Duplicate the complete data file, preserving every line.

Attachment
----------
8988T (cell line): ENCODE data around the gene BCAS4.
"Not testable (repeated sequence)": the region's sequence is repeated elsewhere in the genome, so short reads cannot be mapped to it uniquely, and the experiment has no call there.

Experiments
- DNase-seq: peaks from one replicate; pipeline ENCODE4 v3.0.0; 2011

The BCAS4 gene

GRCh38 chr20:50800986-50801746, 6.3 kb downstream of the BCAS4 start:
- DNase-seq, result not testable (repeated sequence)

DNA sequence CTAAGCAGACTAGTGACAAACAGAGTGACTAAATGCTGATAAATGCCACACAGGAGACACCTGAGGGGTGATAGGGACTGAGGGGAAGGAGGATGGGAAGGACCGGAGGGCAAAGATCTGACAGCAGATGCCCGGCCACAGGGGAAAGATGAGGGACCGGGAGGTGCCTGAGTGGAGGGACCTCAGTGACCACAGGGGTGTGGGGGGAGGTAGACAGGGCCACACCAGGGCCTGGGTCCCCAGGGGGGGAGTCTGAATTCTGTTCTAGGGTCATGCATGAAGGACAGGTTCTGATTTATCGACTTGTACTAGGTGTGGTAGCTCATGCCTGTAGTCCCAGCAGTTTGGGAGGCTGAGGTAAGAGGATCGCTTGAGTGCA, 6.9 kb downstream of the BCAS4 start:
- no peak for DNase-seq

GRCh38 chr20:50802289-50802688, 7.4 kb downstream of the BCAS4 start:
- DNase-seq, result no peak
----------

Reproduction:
8988T (cell line): ENCODE data around the gene BCAS4.
"Not testable (repeated sequence)": the region's sequence is repeated elsewhere in the genome, so short reads cannot be mapped to it uniquely, and the experiment has no call there.

Experiments
- DNase-seq: peaks from one replicate; pipeline ENCODE4 v3.0.0; 2011

The BCAS4 gene

GRCh38 chr20:50800986-50801746, 6.3 kb downstream of the BCAS4 start:
- DNase-seq, result not testable (repeated sequence)

DNA sequence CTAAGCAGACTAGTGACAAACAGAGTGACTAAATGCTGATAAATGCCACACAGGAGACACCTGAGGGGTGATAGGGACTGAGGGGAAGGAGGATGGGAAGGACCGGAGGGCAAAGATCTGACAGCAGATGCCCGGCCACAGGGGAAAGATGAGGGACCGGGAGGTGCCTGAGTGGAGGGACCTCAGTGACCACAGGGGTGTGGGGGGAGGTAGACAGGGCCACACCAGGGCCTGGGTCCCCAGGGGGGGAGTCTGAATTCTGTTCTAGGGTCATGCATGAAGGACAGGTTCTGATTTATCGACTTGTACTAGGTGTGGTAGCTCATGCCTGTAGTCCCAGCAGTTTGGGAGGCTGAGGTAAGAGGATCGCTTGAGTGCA, 6.9 kb downstream of the BCAS4 start:
- no peak for DNase-seq

GRCh38 chr20:50802289-50802688, 7.4 kb downstream of the BCAS4 start:
- DNase-seq, result no peak